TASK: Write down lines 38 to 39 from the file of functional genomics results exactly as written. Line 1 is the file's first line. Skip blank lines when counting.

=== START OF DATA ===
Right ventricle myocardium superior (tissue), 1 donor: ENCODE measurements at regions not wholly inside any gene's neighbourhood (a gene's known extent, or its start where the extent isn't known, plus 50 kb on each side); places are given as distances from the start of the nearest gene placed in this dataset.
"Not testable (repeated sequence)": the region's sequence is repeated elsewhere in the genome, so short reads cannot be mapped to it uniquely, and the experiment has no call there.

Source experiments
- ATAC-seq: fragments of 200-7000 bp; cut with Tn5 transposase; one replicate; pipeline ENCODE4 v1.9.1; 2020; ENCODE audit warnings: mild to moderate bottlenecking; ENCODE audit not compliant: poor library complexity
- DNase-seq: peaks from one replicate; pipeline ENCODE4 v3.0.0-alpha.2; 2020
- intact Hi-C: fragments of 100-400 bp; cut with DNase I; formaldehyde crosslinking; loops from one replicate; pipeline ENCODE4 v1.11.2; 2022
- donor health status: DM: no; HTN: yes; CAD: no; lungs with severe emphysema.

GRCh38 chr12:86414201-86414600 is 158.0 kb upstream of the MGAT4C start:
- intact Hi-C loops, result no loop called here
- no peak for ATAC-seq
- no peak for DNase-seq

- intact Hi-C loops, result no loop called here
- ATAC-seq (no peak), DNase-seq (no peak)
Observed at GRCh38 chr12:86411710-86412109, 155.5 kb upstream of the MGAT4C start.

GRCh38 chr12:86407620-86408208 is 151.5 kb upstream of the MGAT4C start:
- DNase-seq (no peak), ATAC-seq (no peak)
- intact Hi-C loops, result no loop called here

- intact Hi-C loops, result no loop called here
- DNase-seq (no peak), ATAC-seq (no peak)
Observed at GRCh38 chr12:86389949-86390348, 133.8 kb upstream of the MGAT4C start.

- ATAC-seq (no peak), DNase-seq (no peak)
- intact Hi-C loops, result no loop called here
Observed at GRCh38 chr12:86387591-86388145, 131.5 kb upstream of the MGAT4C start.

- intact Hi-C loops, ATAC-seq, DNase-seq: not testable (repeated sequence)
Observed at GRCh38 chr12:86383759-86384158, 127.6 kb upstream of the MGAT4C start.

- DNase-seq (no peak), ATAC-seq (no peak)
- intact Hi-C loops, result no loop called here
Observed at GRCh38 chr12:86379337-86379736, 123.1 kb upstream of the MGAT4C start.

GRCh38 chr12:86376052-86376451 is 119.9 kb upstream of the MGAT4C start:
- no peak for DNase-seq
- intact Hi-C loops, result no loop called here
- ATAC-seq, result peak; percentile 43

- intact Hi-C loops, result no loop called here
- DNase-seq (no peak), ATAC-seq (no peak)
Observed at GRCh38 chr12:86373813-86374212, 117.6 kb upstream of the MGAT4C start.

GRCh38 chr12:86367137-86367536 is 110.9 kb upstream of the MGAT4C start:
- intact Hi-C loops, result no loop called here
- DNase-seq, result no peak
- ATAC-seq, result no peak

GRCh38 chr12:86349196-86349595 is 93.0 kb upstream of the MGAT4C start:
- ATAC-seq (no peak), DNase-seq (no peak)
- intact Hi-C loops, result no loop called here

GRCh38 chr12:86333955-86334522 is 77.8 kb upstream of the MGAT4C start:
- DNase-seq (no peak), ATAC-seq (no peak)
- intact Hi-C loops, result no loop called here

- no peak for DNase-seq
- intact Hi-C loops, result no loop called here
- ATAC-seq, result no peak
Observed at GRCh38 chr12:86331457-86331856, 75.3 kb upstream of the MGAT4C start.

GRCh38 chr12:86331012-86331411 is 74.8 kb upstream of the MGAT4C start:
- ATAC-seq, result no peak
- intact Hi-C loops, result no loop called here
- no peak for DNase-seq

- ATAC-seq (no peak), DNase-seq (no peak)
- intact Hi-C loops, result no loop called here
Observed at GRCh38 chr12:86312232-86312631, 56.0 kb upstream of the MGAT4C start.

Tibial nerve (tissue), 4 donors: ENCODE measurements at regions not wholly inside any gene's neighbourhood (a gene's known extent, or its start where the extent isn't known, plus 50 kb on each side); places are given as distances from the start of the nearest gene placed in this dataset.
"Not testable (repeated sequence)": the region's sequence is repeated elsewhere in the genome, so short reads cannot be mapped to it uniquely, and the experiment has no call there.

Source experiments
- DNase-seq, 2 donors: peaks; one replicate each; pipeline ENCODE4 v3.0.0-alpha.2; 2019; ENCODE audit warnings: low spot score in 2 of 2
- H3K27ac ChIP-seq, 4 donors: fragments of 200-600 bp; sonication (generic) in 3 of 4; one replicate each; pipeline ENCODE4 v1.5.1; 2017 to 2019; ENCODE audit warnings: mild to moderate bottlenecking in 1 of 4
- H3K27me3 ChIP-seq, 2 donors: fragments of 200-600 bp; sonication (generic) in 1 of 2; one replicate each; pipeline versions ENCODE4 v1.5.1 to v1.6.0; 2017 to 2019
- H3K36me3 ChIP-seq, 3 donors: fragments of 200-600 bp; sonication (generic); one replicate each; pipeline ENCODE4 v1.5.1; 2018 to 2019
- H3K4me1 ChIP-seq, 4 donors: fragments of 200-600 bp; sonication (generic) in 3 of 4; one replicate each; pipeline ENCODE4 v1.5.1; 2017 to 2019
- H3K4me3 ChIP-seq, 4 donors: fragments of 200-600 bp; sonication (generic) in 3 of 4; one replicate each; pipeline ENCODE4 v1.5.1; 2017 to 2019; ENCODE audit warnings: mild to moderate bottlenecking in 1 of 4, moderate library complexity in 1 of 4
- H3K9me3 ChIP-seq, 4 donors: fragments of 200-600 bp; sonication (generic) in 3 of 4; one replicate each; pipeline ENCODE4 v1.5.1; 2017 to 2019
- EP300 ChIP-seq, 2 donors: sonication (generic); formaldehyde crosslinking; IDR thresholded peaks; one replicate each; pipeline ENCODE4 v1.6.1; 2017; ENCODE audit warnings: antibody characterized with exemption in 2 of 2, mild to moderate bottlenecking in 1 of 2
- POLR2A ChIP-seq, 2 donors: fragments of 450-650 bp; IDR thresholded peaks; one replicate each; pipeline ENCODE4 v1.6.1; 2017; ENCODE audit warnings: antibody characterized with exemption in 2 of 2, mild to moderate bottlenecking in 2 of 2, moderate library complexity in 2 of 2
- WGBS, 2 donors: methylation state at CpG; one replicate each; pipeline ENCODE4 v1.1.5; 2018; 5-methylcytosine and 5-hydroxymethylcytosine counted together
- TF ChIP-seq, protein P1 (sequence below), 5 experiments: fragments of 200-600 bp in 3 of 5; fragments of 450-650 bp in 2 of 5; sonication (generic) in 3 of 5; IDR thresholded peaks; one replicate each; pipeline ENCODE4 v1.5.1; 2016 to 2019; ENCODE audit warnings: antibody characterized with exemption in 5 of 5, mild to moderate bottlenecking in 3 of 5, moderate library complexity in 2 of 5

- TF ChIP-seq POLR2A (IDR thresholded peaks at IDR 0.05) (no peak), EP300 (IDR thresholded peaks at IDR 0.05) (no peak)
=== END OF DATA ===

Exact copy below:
- DNase-seq, result no peak
- ATAC-seq, result no peak